Fauwaz Abdul Aziz (Malaysiakini)
Ballots have yet to be cast, but outrage has already been expressed following the discovery by polls reform group Bersih of serious flaws in the postal voting process.
Among the flaws are the lack of secrecy and anonymity afforded to police and military personnel.
bersih pc 020308 ibrahim yaacobAs election agents for PKR’s Setiawangsa parliamentary candidate Ibrahim Yaacob (right) found out yesterday, each of the ‘postal voters’ kit’ sent to voting personnel contain an accompaning ‘Identity Declaration Form’. [See full form]
This additional form, to be filled with the name of the military or police personnel and other particulars, includes an entry for the serial number of the ballot paper used by the personnel to indicate his or her choice of parliamentary and state seat candidate (see left).
“As Form 2 will be put in the envelopes together with the ballot papers to be returned from counting, it is a real concern on the part of the military and police voters that their choices will be known and that they may face retribution if they vote opposition,” said PKR information chief Tian Chua at a press conference this afternoon.
Bersih (Coalition for Clean and Fair Elections) is led by the opposition parties, and consists of non-governmental organisations and civil socities.
Win legally, lose fraudulently
bersih pc 020308 sivarasa rasiahWhile the significance of postal votes differ from one constituency to another, Chua noted that postal votes for the Setiawangsa parliamentary contest make up a huge 26 percent of its total voters, or about 14,000 – the largest percentage of postal voters in the country.
In 2004, the constituency of Lumut – which has a naval base – has the largest number of postal voters at out 11,000.
Also at the press conference was PKR vice-president R Sivarasa (photo, left), who said “even five percent (of total votes) is a big number and can shape the outcome” of an electoral contest.
“In other words, I can win legally and lose fraudulently because of these postal ballots,” said Sivarasa, who is running for the Subang parliamentary constituency.
Another flaw discovered by Ibrahim’s agents who observed the issuance of postal ballots in Setiawangsa that took place yesterday was the absence of any mechanism to ensure ‘proxy voting’ can be prevented.
Ibrahim’s agents were allowed to observe only the issuance of postal ballots at the point where these were placed and sealed in envelopes addressed to the individual voters at their respective army camps or police stations.
From there onwards, it cannot be known whether any ‘third party’ at the army base or police station received the postal voters’ kit and marked the ballots on behalf of the voters concerned, said Chua.
“In fact, allegations of proxy voting ordered by senior military or police officers has always marred the authenticity of the electoral process in Malaysia,” said Chua.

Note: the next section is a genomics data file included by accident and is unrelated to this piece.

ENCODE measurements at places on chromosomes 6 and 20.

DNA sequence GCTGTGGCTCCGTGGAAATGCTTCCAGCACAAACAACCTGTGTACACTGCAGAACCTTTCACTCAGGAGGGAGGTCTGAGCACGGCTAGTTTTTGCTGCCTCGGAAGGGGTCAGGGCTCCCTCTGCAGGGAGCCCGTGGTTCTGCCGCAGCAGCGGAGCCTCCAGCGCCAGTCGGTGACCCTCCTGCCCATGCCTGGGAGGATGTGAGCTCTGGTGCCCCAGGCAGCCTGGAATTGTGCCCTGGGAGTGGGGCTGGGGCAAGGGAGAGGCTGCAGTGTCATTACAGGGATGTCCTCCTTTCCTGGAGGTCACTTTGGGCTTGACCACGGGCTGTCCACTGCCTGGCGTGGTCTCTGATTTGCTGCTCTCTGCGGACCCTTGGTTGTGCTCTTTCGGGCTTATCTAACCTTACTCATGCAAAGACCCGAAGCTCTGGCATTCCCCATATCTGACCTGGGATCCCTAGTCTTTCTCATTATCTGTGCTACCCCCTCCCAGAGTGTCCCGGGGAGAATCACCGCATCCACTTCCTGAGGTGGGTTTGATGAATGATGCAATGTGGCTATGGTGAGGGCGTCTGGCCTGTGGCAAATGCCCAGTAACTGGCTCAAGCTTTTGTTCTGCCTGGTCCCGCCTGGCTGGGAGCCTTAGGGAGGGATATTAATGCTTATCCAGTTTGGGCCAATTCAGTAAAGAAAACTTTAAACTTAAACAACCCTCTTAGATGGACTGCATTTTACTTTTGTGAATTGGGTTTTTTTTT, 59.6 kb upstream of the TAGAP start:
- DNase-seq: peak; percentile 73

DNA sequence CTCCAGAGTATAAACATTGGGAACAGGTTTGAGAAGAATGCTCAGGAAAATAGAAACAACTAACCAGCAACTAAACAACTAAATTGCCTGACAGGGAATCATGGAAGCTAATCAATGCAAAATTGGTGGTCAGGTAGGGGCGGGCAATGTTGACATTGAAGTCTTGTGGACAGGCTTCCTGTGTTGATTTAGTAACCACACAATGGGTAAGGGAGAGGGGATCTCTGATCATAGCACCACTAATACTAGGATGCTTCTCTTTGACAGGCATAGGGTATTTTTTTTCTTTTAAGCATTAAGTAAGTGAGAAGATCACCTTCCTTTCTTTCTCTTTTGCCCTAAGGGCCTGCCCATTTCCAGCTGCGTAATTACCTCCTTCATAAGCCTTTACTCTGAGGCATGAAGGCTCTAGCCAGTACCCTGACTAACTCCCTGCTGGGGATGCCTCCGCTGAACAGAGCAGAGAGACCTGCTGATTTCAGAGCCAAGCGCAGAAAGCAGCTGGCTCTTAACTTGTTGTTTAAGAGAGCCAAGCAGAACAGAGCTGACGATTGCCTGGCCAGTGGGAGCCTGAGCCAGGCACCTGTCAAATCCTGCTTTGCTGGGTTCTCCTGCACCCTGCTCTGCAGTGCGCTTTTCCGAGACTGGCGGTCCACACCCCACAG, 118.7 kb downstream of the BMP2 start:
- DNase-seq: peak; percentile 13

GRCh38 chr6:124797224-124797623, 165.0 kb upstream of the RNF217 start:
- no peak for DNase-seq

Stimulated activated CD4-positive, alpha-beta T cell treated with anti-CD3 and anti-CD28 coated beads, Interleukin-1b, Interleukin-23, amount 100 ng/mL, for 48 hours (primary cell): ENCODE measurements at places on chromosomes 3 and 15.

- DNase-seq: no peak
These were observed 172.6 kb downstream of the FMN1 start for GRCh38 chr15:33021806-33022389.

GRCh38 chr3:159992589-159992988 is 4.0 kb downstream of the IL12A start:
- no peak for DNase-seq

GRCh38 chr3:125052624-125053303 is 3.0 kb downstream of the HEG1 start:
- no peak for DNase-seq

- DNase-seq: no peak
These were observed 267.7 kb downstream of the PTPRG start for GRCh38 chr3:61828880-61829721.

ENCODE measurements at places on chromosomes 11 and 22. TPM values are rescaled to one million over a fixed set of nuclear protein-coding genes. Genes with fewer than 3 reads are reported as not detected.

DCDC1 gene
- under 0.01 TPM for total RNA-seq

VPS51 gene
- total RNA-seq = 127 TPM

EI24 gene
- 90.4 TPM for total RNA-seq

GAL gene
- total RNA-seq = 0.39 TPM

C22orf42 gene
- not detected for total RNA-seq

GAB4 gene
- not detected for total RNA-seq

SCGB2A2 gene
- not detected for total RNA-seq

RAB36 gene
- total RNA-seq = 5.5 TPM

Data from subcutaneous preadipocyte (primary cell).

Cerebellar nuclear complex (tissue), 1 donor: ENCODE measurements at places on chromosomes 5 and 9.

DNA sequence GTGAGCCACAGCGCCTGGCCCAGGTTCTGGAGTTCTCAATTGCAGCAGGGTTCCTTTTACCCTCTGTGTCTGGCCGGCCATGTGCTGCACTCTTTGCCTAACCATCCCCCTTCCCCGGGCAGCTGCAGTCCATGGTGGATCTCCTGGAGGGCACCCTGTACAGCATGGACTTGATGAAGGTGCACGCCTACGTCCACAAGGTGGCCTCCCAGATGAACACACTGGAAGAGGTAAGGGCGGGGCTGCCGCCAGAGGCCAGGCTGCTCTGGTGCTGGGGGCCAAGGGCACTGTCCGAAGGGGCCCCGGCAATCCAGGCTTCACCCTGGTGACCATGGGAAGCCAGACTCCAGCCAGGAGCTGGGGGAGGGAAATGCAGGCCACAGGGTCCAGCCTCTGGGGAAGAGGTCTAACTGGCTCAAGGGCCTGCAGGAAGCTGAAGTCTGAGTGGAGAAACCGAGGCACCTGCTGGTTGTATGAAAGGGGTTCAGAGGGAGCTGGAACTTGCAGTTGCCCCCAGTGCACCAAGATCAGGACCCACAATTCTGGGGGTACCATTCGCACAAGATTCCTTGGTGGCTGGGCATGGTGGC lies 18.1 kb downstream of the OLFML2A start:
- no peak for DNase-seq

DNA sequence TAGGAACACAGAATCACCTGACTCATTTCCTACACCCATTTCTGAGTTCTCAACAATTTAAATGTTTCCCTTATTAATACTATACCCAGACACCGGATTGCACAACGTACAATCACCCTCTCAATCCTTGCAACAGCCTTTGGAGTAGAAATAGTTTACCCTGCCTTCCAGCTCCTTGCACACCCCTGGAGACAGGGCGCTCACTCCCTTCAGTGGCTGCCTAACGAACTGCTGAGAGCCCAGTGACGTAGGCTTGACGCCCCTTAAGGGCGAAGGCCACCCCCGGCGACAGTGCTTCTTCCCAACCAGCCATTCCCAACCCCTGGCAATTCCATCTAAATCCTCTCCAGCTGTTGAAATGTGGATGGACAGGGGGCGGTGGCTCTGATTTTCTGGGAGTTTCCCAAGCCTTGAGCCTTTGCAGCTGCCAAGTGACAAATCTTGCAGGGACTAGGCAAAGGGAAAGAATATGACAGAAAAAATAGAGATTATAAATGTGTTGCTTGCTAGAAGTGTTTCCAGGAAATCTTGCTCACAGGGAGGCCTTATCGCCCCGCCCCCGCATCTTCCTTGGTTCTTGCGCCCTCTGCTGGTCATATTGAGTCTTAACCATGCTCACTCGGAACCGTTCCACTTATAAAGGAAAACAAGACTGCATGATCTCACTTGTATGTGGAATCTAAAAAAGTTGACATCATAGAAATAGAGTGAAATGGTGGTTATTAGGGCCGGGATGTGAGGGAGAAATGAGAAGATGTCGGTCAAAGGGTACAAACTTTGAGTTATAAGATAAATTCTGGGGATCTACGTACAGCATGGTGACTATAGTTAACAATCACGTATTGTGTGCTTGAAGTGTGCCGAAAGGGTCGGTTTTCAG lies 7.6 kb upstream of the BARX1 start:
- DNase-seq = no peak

“If the integrity of these postal votes cannot be guaranteed, the (integrity) of the composition of Parliament and state assemblies is immediately compromised, and the entire electoral process becomes a sham.
“This is a grave violation of the human rights of voters of Setiawangsa and elsewhere in Malaysia to choose their leaders through a clean, free, fair and transparent electoral process.”
Chua also demanded that the Election Commission look into the incidence of postal voters – whose names were distributed to the press – who had been issued two ballot papers each.
postal votes more than 2000 postal votes in 2004 general electionSimilarly, PKR had also received information that two ballot voters registered to mark their postal ballots in one parliamentary constituency had also been registered to vote on March 8 as an ordinary voter in another parliamentary constituency.
One Hazely Razin Yaakub with the army serial number of T719756, was registered to cast his ballot for the parliamentary constituency of Tasek Gelugor in Penang, said Chua citing the EC online database.
Another Hazely Razin Yaakub, however, has also been registered to vote in the parliamentary constituency of Tumpat, Kelantan.
The same problem was discovered pertaining to another army personnel in Penang who has been registered to vote also on March 8 in Bentong, Pahang.
“I was there when the EC was packing voter kits for postal votes on Saturday and we spotted at least six people having two ballots each,” said Setiawangsa candidate Ibrahim.
“This is voting fraud as each postal voter should have only one vote,” he added.
Disappointed but not surprising
Sivarasa criticised the EC for not making the use of indelible ink mandatory despite pronouncements earlier to do so.
He said its implementation would have countered the incidence of multiple registration of voters.
“They misled all Malaysians, not only yourselves, the voters of Malaysia and us, that they would implement the (use of) indelible ink, they also issued numerous statements about how much indelible ink would cost and they said they would buy it.
“Today, up to now, there are no instructions issued to the persons conducting the process this Saturday.”
Meanwhile, PKR de facto leader slammed the EC for the intransparently manner the postal ballots are being carried out.
“(We) are profoundly disappointed, though not surprised, by the latest evidence of postal voting fraud likely to be perpetuated during the upcoming elections,” Anwar told AFP.
“The untransparent process of postal votes will result in seats won by opposition candidates being stolen by the ruling coalition in a blatantly fraudulent manner,” he added.
Postal voting is presently restricted to military troops, policemen and teachers who are based far away from their constituencies.
Bersih decries postal vote fraud
Fauwaz Abdul Aziz (Malaysiakini)